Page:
Imprint: George F Thompson Publishing
138 Pages, 11 x 9 in, 76 illustrations, as follows: 72 ambrotypes (including six foldouts) by the author, three historic photographs, and one map
- May 2019
- In Stock
Michael Kolster, in L.A. River, relies on a nineteenth-century photographic technology to render the Los Angeles River today, from its headwaters in Canoga Park and the suburbs of the San Fernando Valley to its mouth at the Pacific Ocean in Long Beach. Coincidentally, the founding of the city of Los Angeles and California’s achievement of statehood in 1850 coincide historically with the invention of the wet-plate photographic process, forever linking the city and state with the centrality of photography. The moving images that define L.A. River show a feature of the city’s landscape that initially attracted native peoples to its banks and gave rise to the formation of our nation’s second-largest city.
Channeled in concrete during the last century to control flooding, the river was all but removed from the life of the city until the turn of the twenty-first century, when concerted efforts were made by some to peel back some of the concrete and to let nature live once again. In his photographic journey, Kolster considers both the past and present and how the accumulation of life along the river suggests a larger a role for the L.A. River in the lives of the city’s inhabitants.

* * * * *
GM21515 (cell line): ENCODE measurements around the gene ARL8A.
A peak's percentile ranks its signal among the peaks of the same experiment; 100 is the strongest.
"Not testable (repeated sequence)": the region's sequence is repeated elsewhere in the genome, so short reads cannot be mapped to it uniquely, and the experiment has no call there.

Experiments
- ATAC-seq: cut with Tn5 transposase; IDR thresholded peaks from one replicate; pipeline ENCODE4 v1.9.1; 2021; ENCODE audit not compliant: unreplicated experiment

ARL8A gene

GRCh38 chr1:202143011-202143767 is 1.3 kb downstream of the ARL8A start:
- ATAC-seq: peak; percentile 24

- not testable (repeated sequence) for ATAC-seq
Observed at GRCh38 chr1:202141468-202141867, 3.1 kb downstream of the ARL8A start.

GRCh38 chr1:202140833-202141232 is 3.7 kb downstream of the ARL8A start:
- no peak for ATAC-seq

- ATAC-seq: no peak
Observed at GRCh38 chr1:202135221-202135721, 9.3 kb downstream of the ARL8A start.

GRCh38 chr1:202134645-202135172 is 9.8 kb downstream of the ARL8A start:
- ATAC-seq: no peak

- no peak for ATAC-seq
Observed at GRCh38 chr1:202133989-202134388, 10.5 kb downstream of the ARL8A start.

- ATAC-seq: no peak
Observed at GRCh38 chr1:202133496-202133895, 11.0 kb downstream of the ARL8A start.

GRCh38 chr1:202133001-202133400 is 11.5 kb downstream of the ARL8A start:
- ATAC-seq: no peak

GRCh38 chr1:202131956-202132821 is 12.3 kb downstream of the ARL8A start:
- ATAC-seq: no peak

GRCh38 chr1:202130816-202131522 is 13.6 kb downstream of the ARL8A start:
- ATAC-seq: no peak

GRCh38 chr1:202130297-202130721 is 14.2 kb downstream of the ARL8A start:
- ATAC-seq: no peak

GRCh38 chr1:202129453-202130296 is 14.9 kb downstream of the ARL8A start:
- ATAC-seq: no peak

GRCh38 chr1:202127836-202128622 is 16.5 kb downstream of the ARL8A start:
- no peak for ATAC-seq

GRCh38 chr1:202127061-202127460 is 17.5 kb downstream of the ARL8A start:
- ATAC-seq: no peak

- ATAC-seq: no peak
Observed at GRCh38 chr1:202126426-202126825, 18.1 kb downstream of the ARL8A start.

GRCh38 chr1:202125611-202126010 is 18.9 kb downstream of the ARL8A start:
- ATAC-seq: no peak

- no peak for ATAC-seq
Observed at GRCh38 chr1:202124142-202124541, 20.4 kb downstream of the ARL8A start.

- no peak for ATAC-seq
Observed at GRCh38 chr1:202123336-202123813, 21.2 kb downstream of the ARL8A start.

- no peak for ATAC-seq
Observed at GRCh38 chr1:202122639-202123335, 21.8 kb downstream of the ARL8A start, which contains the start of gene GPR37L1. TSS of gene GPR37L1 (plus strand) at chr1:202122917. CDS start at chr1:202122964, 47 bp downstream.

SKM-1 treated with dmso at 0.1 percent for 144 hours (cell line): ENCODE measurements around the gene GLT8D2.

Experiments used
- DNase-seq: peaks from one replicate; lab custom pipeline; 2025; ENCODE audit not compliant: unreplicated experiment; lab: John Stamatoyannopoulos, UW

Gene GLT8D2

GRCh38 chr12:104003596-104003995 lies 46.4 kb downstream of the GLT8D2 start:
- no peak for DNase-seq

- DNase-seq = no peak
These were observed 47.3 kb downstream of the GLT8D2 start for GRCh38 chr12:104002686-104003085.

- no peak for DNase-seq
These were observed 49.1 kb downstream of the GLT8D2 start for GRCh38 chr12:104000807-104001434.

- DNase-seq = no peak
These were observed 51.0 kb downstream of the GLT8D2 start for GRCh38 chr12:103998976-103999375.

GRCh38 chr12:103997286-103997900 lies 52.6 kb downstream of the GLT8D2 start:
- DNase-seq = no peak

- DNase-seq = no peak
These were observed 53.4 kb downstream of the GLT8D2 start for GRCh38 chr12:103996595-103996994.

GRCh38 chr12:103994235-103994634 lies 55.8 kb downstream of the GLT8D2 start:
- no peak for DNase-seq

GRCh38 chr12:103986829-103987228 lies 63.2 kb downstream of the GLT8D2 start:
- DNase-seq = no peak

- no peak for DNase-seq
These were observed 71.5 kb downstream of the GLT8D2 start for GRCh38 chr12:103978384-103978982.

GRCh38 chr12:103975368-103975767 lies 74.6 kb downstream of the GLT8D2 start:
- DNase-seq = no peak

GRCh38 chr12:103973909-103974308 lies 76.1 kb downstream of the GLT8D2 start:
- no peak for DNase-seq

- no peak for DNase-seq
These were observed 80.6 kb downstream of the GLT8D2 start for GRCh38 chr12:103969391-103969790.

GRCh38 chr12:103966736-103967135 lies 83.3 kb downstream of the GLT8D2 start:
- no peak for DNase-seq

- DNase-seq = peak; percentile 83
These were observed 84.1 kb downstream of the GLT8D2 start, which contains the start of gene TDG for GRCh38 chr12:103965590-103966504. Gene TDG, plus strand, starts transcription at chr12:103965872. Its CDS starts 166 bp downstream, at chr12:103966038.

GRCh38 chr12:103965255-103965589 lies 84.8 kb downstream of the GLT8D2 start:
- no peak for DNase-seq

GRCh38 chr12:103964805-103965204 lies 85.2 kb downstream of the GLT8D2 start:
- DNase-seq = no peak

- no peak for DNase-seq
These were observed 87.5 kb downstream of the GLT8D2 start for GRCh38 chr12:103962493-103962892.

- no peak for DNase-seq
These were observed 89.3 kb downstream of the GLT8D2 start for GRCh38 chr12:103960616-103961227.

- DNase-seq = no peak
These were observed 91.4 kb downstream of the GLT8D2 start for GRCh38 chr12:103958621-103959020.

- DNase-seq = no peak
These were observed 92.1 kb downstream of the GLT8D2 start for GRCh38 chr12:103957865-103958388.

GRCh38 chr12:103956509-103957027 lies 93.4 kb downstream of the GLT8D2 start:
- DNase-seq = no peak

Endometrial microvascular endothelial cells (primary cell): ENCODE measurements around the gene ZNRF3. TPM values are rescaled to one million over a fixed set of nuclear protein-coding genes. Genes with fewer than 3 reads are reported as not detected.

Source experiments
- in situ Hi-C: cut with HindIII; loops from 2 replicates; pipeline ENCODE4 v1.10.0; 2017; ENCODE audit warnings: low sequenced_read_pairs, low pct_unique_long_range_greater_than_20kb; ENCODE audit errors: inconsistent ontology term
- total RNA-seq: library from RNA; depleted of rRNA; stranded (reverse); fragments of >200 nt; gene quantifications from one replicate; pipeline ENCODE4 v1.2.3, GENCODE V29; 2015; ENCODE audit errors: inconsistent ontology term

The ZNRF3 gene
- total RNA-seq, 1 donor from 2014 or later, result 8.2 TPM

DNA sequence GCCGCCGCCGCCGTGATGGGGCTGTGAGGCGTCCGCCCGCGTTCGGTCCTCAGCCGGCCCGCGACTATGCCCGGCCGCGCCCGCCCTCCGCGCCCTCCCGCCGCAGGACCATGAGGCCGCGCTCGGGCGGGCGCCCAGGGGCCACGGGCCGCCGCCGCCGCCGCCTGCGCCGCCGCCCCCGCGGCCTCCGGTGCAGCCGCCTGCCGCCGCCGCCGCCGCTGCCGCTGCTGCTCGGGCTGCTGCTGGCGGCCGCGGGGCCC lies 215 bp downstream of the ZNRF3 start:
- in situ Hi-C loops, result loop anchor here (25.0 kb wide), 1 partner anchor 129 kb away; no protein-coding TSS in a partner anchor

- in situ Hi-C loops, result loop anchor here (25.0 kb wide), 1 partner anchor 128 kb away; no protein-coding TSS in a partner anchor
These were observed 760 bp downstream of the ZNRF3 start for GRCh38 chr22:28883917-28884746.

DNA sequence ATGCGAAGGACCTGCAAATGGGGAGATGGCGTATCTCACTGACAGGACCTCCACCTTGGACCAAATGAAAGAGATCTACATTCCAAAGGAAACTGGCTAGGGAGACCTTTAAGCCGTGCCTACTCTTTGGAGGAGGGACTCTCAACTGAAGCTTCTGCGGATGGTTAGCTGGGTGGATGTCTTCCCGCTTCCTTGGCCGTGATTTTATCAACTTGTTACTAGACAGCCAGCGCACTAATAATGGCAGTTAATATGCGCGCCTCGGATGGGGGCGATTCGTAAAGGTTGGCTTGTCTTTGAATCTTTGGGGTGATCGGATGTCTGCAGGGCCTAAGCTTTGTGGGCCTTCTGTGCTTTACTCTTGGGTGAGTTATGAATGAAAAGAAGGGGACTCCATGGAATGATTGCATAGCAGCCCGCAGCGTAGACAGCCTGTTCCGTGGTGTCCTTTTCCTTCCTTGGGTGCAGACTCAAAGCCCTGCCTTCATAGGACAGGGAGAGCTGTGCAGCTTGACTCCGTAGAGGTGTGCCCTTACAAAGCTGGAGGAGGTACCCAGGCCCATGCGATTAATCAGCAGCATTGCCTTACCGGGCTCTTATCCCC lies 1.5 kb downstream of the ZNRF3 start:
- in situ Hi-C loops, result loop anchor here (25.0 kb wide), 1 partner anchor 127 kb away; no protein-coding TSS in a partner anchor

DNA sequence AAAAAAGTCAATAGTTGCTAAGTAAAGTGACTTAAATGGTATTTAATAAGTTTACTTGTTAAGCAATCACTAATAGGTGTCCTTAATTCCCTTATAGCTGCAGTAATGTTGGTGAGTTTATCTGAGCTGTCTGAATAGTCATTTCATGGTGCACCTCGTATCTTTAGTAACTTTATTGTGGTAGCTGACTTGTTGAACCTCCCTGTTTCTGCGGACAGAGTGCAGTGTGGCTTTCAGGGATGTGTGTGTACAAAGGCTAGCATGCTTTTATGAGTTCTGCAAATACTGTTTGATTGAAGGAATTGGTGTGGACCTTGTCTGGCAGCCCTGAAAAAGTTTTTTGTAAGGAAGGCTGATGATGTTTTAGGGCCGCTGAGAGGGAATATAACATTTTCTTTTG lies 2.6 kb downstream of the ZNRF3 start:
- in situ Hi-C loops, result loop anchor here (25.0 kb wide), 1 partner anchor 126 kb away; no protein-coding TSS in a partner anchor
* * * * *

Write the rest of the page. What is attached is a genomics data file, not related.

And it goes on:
Kolster’s ambrotypes and resultant prints of the L.A. River are as close as we get in our own time to the capturing of a mutable natural form via a process in which chance and variability are to be celebrated. One can speak of the grandeur of the series, its beauty, and its capacity for intellectual pleasure. For me, it’s the audacity of the photographer working in and against time to fashion an image made of light; it’s the symbiosis between collodion and human skin; it’s the power inherent in an older form to make us see our contemporary landscape afresh. ~Horace D. Ballard, Ph.D., Curator of American Art, Williams College Museum of Art
“The photos in L.A. River depict the urban waterway’s range of moods, from a temperamental force periodically destroying its surroundings to a shy trickle encase in concrete”